This blog is intended to go along with Population: An Introduction to Concepts and Issues, by John R. Weeks, published by Cengage Learning. The latest edition is the 12th (it came out in 2015), but this blog is meant to complement any edition of the book by showing the way in which demographic issues are regularly in the news.

If you are a user of my textbook and would like to suggest a blog post idea, please email me at: john.weeks@sdsu.edu

Wednesday, April 8, 2015

Can (or Should?) Denmark Raise its Birth Rate?

An interesting story appeared in the NYTimes International Business section today on a new approach in Denmark (and perhaps Europe more generally) to raising the birth rate. The fact that it appeared in the business section is instructive because untrammeled population growth is always seen as good for the economy--at least in the short-run until the problem of resources crops up. The thrust of the story is that Denmark's sex education programs are now teaching about how to have babies, instead of just how to prevent pregnancy. (Do we really have to teach people how to have babies? I don't think so.)
Recently, Sex and Society, a nonprofit group that provides much of Denmark’s sex education, adjusted its curriculum. The group no longer has a sole emphasis on how to prevent getting pregnant but now also talks about pregnancy and sex in a more positive light.
It is all part of a not-so-subtle push in Europe to encourage people to have more babies. Denmark, like a number of European countries, is growing increasingly anxious about low birthrates. Those concerns have only been intensified by the region’s financial and economic crisis, with high unemployment rates among the young viewed as discouraging potential parents.
Fortunately, the reporter (Danny Hakim) picks up on the irony of trying to bring more babies into a world where the youth employment rate is already high. Will more babies improve that situation? Not likely.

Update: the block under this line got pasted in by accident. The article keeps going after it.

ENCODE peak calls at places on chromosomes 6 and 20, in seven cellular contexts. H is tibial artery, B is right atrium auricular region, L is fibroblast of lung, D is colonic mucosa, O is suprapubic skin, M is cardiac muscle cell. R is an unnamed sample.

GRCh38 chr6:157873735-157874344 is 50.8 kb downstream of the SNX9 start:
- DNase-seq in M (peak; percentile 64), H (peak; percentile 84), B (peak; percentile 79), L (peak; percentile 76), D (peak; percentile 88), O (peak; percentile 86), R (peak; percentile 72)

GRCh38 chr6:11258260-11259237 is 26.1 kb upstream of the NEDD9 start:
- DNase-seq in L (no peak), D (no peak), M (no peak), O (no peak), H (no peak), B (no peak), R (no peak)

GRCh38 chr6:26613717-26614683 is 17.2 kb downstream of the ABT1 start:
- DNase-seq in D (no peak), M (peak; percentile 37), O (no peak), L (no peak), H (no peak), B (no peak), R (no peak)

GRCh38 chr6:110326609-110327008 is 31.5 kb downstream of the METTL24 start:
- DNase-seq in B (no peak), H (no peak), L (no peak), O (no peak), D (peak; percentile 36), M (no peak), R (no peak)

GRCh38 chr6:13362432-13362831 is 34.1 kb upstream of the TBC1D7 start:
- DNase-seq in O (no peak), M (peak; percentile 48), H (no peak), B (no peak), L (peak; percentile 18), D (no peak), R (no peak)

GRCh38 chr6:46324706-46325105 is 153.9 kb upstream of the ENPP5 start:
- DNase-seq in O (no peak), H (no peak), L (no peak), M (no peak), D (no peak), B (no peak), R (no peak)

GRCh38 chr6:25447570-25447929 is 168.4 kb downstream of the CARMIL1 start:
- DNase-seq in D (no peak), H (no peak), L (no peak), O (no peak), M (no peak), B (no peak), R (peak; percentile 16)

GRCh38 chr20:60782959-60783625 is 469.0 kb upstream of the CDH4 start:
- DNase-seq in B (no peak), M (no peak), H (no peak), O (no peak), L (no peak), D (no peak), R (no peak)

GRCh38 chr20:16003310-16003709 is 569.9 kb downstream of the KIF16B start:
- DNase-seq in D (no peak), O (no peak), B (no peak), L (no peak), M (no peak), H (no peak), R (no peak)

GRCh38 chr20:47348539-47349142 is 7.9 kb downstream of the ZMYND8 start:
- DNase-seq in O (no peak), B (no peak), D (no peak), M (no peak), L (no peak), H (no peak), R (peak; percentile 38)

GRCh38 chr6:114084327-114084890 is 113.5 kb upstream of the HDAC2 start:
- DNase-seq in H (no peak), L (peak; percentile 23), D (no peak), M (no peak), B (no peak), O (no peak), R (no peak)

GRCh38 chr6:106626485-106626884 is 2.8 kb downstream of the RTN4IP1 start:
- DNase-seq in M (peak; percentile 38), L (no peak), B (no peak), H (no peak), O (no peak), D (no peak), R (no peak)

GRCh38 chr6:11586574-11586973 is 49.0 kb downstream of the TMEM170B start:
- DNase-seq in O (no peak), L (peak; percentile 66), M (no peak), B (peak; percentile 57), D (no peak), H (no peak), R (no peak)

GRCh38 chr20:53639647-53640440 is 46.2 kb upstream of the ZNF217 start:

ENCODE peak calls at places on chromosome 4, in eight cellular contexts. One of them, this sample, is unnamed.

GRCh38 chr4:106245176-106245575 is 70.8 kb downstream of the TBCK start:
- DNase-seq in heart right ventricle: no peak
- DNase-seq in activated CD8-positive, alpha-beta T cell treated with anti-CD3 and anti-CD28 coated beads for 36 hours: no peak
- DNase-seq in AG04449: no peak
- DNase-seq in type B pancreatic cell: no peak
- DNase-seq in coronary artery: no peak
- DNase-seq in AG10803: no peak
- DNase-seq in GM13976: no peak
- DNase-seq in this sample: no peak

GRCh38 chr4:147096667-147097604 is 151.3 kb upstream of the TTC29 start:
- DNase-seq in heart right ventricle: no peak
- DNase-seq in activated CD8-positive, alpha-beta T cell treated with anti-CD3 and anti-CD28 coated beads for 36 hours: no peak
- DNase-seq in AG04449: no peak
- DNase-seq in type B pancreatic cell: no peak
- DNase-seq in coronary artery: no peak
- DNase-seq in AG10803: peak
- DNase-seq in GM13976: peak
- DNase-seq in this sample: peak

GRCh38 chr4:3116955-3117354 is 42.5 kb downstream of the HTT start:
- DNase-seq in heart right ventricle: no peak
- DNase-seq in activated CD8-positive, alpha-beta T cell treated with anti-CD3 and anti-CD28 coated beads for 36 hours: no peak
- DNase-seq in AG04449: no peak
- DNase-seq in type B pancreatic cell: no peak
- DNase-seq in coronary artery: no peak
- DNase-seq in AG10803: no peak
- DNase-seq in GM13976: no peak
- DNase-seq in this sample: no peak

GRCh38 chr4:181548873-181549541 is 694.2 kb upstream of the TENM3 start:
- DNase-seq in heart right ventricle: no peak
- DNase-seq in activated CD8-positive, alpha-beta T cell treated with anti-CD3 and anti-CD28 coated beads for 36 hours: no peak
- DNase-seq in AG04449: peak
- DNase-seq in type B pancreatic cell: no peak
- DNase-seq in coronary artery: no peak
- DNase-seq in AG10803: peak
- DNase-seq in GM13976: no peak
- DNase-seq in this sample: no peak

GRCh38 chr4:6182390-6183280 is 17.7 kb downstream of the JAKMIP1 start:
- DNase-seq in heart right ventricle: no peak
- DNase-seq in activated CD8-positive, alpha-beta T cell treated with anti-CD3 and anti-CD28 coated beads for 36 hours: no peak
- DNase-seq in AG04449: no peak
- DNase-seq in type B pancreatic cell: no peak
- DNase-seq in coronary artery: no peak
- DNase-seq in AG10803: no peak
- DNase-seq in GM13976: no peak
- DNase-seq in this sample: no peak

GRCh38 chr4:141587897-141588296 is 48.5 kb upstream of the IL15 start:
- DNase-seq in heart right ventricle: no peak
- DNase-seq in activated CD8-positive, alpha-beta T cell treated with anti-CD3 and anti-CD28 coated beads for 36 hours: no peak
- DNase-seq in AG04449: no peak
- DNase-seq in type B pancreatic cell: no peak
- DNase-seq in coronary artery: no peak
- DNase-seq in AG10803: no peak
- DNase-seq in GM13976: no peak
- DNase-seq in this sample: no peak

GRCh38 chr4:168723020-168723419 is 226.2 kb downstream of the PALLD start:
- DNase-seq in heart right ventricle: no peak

But there is not a consensus about the impact of demographics. Some see a natural maturing of developed societies. Others see disaster ahead, because with fewer workers and more retirees, the active work force faces an increased burden to sustain social programs.
Productivity gains over time, though, can make up for such population stresses. Declining birthrates can also lead to labor shortages, and Germany has faced a gap in skilled labor. But that is hardly an issue now for much of Europe, which is mired in high unemployment.
The story ends with the news that there were about 1,000 more births in 2014 than the year before in Denmark and that maybe sex education had something to do with it. I assembled data from Statistik Denmark (see below) showing that births dropped off with the Great Recession, suggesting that it will take an improved economy to see the birth rate rise back up to where it was before that. Kids don't need pregnancy encouragement--they need a good job.


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